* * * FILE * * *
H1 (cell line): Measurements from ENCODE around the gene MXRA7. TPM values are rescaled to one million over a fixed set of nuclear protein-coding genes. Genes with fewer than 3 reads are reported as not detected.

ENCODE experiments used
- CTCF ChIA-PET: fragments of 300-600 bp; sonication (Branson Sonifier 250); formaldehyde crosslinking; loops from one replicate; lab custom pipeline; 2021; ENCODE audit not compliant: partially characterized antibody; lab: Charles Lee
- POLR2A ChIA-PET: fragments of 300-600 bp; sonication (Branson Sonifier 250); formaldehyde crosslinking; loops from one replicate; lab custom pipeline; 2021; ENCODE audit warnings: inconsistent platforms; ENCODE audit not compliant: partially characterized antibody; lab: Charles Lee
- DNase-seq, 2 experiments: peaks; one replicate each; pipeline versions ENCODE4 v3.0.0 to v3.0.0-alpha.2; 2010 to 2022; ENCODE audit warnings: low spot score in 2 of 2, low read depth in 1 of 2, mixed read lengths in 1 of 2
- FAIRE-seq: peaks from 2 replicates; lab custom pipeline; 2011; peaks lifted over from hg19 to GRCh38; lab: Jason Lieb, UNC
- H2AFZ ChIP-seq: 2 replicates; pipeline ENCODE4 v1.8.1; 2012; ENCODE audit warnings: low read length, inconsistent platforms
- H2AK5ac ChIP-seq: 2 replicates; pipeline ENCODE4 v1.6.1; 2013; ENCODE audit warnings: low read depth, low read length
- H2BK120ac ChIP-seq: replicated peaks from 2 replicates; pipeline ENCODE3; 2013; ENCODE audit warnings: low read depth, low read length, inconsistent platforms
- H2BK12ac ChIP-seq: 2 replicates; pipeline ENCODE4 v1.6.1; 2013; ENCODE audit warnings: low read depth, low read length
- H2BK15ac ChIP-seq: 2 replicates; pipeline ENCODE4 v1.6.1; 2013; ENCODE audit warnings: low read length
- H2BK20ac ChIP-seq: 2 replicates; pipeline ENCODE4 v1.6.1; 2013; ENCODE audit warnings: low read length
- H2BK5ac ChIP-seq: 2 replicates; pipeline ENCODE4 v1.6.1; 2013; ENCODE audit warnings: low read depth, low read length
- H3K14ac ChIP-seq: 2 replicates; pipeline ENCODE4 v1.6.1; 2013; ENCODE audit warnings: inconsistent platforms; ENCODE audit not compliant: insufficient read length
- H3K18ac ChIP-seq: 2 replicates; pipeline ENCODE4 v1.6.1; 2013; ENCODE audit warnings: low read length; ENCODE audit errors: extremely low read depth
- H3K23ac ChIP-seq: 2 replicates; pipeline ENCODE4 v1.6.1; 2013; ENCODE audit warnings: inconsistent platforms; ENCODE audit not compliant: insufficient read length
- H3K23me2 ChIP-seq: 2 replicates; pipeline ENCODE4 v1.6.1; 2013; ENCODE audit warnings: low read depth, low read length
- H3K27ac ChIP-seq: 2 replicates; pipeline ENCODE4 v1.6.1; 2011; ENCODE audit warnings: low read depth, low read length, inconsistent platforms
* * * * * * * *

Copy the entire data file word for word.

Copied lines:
H1 (cell line): Measurements from ENCODE around the gene MXRA7. TPM values are rescaled to one million over a fixed set of nuclear protein-coding genes. Genes with fewer than 3 reads are reported as not detected.

ENCODE experiments used
- CTCF ChIA-PET: fragments of 300-600 bp; sonication (Branson Sonifier 250); formaldehyde crosslinking; loops from one replicate; lab custom pipeline; 2021; ENCODE audit not compliant: partially characterized antibody; lab: Charles Lee
- POLR2A ChIA-PET: fragments of 300-600 bp; sonication (Branson Sonifier 250); formaldehyde crosslinking; loops from one replicate; lab custom pipeline; 2021; ENCODE audit warnings: inconsistent platforms; ENCODE audit not compliant: partially characterized antibody; lab: Charles Lee
- DNase-seq, 2 experiments: peaks; one replicate each; pipeline versions ENCODE4 v3.0.0 to v3.0.0-alpha.2; 2010 to 2022; ENCODE audit warnings: low spot score in 2 of 2, low read depth in 1 of 2, mixed read lengths in 1 of 2
- FAIRE-seq: peaks from 2 replicates; lab custom pipeline; 2011; peaks lifted over from hg19 to GRCh38; lab: Jason Lieb, UNC
- H2AFZ ChIP-seq: 2 replicates; pipeline ENCODE4 v1.8.1; 2012; ENCODE audit warnings: low read length, inconsistent platforms
- H2AK5ac ChIP-seq: 2 replicates; pipeline ENCODE4 v1.6.1; 2013; ENCODE audit warnings: low read depth, low read length
- H2BK120ac ChIP-seq: replicated peaks from 2 replicates; pipeline ENCODE3; 2013; ENCODE audit warnings: low read depth, low read length, inconsistent platforms
- H2BK12ac ChIP-seq: 2 replicates; pipeline ENCODE4 v1.6.1; 2013; ENCODE audit warnings: low read depth, low read length
- H2BK15ac ChIP-seq: 2 replicates; pipeline ENCODE4 v1.6.1; 2013; ENCODE audit warnings: low read length
- H2BK20ac ChIP-seq: 2 replicates; pipeline ENCODE4 v1.6.1; 2013; ENCODE audit warnings: low read length
- H2BK5ac ChIP-seq: 2 replicates; pipeline ENCODE4 v1.6.1; 2013; ENCODE audit warnings: low read depth, low read length
- H3K14ac ChIP-seq: 2 replicates; pipeline ENCODE4 v1.6.1; 2013; ENCODE audit warnings: inconsistent platforms; ENCODE audit not compliant: insufficient read length
- H3K18ac ChIP-seq: 2 replicates; pipeline ENCODE4 v1.6.1; 2013; ENCODE audit warnings: low read length; ENCODE audit errors: extremely low read depth
- H3K23ac ChIP-seq: 2 replicates; pipeline ENCODE4 v1.6.1; 2013; ENCODE audit warnings: inconsistent platforms; ENCODE audit not compliant: insufficient read length
- H3K23me2 ChIP-seq: 2 replicates; pipeline ENCODE4 v1.6.1; 2013; ENCODE audit warnings: low read depth, low read length
- H3K27ac ChIP-seq: 2 replicates; pipeline ENCODE4 v1.6.1; 2011; ENCODE audit warnings: low read depth, low read length, inconsistent platforms